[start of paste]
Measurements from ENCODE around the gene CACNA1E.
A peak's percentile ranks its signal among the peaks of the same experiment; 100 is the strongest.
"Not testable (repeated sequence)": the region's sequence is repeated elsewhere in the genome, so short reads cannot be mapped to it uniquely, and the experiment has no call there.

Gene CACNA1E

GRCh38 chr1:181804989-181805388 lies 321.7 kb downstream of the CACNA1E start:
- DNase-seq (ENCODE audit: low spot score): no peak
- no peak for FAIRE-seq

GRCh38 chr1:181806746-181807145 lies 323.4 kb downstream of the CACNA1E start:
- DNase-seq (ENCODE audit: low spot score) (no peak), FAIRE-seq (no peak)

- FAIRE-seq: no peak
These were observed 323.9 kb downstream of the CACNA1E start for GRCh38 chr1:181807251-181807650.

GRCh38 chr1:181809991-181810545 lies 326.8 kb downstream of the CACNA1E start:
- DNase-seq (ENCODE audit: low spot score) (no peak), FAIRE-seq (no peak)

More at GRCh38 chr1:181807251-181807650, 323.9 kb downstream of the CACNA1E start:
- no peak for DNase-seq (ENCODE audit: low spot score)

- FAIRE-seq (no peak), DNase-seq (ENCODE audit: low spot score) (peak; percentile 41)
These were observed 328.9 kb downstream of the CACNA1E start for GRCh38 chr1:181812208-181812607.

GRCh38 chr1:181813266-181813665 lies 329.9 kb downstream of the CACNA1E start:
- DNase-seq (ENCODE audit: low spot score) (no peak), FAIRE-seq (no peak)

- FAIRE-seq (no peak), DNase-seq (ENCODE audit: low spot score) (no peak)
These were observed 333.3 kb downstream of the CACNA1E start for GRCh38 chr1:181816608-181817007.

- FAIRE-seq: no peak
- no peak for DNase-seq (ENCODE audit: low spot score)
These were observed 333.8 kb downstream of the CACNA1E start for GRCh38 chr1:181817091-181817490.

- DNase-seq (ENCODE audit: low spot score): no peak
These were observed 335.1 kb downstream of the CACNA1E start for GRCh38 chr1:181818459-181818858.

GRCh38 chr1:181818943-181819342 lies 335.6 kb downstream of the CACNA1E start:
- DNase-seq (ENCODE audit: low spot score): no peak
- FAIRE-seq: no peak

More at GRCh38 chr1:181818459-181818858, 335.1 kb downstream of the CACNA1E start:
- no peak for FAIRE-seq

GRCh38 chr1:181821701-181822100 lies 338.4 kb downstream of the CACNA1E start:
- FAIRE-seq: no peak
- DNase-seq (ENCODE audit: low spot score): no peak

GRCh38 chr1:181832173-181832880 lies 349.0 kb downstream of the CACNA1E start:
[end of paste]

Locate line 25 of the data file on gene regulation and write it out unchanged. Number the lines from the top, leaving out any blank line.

- DNase-seq (ENCODE audit: low spot score): no peak